Hiding the tweet source: In 2009, Twitter promoted OAuth by announcing that the source (i.e. app) which created a tweet would only be shown if the app used OAuth. This helped users identify the source of a tweet (and perhaps download the app) and it also helped promote the app. Last year, in another flip-flop, Twitter decided that users didn’t need to know anything about the source of a tweet. So the source of tweets isn’t listed on Twitter’s official apps (or website) anymore and users won’t be able to identify apps that generated the tweets of people that they’re following.

Breaking Twitter Search (by source): The Economy app appends the #CEconomy hashtag to all its tweets and this helps create a collection of economic tweets that users can browse through. To eliminate spam, the app only shows #CEconomy tweets created with the Economy app. IOW the search results are filtered by the “source” (i.e. app that generated the tweet) . In 2009, this could be done with a simple HTTP request like http: //search.twitter.com/search?q=%23cEconomy+source%3AAppName. However, a few months ago, Twitter broke this query and the Economy app could not show the list of economic tweets it created. It turned out that Twitter broke this browser query and replaced it with http: //twitter.com/search?q=%23cEconomy%20source%3AAppName. This was an easy problem to fix and less serious than the broken Twitter APIs, but it did inconvenience a lot of users.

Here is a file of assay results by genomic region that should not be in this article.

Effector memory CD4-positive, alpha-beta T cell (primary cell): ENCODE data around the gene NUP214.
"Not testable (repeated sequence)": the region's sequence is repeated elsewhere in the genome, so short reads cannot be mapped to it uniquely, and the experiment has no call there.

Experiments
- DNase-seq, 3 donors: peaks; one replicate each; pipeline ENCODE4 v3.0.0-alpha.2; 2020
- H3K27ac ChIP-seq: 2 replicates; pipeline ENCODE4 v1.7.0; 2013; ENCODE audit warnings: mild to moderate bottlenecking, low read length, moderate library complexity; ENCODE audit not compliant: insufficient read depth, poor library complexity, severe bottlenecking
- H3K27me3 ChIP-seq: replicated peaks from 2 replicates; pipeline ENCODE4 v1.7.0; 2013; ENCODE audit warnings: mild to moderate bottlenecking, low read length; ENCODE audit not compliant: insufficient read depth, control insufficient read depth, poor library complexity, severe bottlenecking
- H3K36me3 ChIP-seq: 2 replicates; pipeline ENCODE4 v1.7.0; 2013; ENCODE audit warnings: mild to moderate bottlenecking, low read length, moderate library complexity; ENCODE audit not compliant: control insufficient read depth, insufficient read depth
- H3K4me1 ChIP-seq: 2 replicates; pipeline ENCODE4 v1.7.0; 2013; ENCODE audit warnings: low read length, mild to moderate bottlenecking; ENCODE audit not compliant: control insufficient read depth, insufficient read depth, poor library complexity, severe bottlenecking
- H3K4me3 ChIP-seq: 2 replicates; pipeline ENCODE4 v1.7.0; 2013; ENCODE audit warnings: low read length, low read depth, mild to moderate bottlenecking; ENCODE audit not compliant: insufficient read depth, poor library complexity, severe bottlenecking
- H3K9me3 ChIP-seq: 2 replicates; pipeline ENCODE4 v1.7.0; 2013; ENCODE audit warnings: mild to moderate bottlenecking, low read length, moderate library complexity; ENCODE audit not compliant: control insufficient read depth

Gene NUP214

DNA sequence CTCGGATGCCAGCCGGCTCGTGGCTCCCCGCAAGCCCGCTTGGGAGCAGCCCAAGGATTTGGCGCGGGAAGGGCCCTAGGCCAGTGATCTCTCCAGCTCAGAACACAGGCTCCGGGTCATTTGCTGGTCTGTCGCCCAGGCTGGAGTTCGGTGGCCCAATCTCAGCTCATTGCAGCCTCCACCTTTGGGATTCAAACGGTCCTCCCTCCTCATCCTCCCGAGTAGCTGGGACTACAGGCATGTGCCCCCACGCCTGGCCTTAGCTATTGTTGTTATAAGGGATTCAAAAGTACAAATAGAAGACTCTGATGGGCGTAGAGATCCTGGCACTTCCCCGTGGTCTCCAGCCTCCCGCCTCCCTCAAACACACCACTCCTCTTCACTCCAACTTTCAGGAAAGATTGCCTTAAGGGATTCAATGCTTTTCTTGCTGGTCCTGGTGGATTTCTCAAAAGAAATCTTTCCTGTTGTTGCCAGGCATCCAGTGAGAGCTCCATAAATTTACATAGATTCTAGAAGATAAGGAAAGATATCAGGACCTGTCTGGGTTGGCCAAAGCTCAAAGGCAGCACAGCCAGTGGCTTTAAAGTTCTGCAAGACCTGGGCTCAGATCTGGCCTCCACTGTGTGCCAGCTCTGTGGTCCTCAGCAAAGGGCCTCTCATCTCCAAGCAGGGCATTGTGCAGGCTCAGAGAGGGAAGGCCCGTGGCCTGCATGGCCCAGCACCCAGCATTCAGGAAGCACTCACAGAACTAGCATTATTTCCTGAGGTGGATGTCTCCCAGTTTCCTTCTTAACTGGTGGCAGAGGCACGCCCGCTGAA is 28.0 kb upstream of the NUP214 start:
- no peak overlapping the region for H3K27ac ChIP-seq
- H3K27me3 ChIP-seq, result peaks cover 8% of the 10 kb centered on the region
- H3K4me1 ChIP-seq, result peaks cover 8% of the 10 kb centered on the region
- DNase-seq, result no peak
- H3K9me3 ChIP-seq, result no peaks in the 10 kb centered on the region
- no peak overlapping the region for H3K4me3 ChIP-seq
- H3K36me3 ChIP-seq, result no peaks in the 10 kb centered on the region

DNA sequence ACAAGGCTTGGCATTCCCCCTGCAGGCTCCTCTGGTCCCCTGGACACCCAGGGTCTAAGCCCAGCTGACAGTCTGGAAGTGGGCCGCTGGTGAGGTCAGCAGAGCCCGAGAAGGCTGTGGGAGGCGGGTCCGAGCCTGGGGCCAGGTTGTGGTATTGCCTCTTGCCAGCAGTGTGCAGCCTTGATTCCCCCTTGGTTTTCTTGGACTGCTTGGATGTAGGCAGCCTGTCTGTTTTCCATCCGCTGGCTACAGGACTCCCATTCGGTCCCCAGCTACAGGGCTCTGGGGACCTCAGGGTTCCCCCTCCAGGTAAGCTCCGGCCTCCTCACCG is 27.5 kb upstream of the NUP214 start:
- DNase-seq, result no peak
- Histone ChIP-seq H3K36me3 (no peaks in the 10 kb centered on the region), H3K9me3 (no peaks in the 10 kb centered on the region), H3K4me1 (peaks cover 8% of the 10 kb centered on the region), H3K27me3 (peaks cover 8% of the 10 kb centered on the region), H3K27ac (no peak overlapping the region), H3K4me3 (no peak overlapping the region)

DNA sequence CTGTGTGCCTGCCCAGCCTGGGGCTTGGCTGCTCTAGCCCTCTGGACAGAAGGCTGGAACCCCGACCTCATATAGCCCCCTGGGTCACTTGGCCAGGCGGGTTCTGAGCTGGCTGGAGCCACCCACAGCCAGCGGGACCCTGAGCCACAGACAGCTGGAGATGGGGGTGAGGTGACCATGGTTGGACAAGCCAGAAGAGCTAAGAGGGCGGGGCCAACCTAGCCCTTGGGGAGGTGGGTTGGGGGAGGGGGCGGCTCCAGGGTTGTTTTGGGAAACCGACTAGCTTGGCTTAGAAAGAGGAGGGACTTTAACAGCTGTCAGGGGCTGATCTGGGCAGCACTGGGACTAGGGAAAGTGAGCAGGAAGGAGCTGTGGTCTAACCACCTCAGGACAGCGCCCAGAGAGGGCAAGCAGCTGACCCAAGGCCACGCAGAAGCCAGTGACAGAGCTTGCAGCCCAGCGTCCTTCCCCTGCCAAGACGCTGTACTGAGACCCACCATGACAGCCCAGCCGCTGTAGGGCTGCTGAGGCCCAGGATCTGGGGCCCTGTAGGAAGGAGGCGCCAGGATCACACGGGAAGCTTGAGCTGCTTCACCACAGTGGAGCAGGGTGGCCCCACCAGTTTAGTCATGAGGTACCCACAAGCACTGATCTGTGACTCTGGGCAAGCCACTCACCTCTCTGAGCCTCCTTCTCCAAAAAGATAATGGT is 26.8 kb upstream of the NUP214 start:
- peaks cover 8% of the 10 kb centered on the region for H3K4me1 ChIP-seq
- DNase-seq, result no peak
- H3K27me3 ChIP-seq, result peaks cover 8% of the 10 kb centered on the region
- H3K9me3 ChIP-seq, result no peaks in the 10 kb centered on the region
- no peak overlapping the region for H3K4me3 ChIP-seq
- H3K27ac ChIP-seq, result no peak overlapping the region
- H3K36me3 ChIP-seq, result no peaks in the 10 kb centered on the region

What next: The Twitter API has been unstable and besides wasting my time, this instability inconvenienced many users of the Economy app (though I should add that the percentage of users who post economic tweets with the app is fairly low).

I considered cutting the entire Twitter feature, but ultimately fixed the Twitter problems because (a) users who post (or want to post) economic tweets will appreciate keeping the Twitter integration feature (b) the fixes were’t too expensive, didn’t risk other parts of the app and hopefully the Twitter team wouldn’t break more things in the future (c) it is hard to make a totally objective/rational decision about cutting your losses (and killing Twitter functionality) when you remember how much time you had invested in implementing Twitter functionality. I’d like to think that the first two reasons played a bigger role in keeping Twitter integration in the app. In any case, last week, we tested the Twitter integration fixes I wrote and everything works fine.